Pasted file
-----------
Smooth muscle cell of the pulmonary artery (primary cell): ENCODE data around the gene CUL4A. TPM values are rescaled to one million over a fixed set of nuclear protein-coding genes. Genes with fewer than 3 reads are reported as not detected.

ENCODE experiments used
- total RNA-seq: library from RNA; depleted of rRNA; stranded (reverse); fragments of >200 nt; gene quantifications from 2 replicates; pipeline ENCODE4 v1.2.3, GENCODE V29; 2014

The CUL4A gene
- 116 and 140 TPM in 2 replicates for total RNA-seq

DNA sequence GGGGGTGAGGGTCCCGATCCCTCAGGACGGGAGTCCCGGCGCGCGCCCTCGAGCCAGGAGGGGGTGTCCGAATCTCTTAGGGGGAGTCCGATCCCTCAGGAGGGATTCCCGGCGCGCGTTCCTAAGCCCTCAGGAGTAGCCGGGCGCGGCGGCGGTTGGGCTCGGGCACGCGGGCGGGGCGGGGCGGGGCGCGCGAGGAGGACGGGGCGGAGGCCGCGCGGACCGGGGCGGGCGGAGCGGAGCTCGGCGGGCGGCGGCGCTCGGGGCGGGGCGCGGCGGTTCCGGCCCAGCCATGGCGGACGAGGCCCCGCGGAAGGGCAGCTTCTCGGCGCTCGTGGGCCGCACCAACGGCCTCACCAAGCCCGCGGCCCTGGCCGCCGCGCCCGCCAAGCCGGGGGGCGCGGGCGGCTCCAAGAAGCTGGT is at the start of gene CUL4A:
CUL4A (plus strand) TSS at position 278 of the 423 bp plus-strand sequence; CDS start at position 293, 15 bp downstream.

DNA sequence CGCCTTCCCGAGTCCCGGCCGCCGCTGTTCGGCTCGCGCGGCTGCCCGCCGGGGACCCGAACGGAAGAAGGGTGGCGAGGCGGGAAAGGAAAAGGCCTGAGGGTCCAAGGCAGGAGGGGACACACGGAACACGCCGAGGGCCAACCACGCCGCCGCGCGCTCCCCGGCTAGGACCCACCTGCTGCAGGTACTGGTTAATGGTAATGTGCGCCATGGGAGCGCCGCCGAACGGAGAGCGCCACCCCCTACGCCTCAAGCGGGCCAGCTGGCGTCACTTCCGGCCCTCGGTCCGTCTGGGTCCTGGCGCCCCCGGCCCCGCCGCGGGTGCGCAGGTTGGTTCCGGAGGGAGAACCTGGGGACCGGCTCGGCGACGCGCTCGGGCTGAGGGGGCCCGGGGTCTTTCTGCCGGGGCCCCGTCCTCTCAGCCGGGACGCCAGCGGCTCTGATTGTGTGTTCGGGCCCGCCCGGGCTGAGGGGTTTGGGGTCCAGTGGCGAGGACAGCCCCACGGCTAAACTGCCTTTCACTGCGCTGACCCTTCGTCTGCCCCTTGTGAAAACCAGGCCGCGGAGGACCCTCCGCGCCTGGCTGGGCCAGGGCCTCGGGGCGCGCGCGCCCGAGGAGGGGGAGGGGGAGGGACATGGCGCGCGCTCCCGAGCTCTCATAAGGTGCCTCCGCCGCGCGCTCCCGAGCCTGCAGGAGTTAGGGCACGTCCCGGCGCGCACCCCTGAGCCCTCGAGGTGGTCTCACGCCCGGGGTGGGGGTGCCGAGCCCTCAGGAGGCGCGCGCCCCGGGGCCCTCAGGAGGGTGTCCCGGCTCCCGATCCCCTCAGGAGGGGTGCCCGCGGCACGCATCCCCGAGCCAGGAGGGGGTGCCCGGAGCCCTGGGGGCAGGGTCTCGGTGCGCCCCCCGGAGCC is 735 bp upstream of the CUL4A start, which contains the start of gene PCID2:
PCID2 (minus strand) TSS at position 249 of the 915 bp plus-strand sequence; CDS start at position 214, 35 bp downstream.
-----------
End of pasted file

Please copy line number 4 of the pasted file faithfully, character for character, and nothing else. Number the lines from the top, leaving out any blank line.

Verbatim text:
The CUL4A gene